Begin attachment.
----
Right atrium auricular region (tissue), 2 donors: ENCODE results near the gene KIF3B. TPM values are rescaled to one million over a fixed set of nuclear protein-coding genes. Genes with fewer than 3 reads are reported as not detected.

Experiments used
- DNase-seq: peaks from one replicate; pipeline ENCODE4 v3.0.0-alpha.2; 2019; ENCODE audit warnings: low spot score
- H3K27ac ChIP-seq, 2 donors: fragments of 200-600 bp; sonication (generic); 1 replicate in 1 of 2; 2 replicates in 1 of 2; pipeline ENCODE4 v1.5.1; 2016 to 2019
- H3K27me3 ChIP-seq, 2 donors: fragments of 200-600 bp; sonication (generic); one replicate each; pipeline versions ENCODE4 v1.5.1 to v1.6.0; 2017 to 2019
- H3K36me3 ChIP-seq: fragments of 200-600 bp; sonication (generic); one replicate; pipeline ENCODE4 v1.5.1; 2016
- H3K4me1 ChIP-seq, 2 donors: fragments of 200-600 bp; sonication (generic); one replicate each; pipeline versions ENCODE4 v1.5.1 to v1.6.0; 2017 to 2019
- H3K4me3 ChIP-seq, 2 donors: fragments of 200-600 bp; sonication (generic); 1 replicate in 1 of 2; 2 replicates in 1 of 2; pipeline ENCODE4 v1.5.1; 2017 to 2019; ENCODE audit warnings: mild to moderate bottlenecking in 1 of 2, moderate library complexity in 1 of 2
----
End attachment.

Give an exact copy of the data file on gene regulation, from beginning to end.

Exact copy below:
Right atrium auricular region (tissue), 2 donors: ENCODE results near the gene KIF3B. TPM values are rescaled to one million over a fixed set of nuclear protein-coding genes. Genes with fewer than 3 reads are reported as not detected.

Experiments used
- DNase-seq: peaks from one replicate; pipeline ENCODE4 v3.0.0-alpha.2; 2019; ENCODE audit warnings: low spot score
- H3K27ac ChIP-seq, 2 donors: fragments of 200-600 bp; sonication (generic); 1 replicate in 1 of 2; 2 replicates in 1 of 2; pipeline ENCODE4 v1.5.1; 2016 to 2019
- H3K27me3 ChIP-seq, 2 donors: fragments of 200-600 bp; sonication (generic); one replicate each; pipeline versions ENCODE4 v1.5.1 to v1.6.0; 2017 to 2019
- H3K36me3 ChIP-seq: fragments of 200-600 bp; sonication (generic); one replicate; pipeline ENCODE4 v1.5.1; 2016
- H3K4me1 ChIP-seq, 2 donors: fragments of 200-600 bp; sonication (generic); one replicate each; pipeline versions ENCODE4 v1.5.1 to v1.6.0; 2017 to 2019
- H3K4me3 ChIP-seq, 2 donors: fragments of 200-600 bp; sonication (generic); 1 replicate in 1 of 2; 2 replicates in 1 of 2; pipeline ENCODE4 v1.5.1; 2017 to 2019; ENCODE audit warnings: mild to moderate bottlenecking in 1 of 2, moderate library complexity in 1 of 2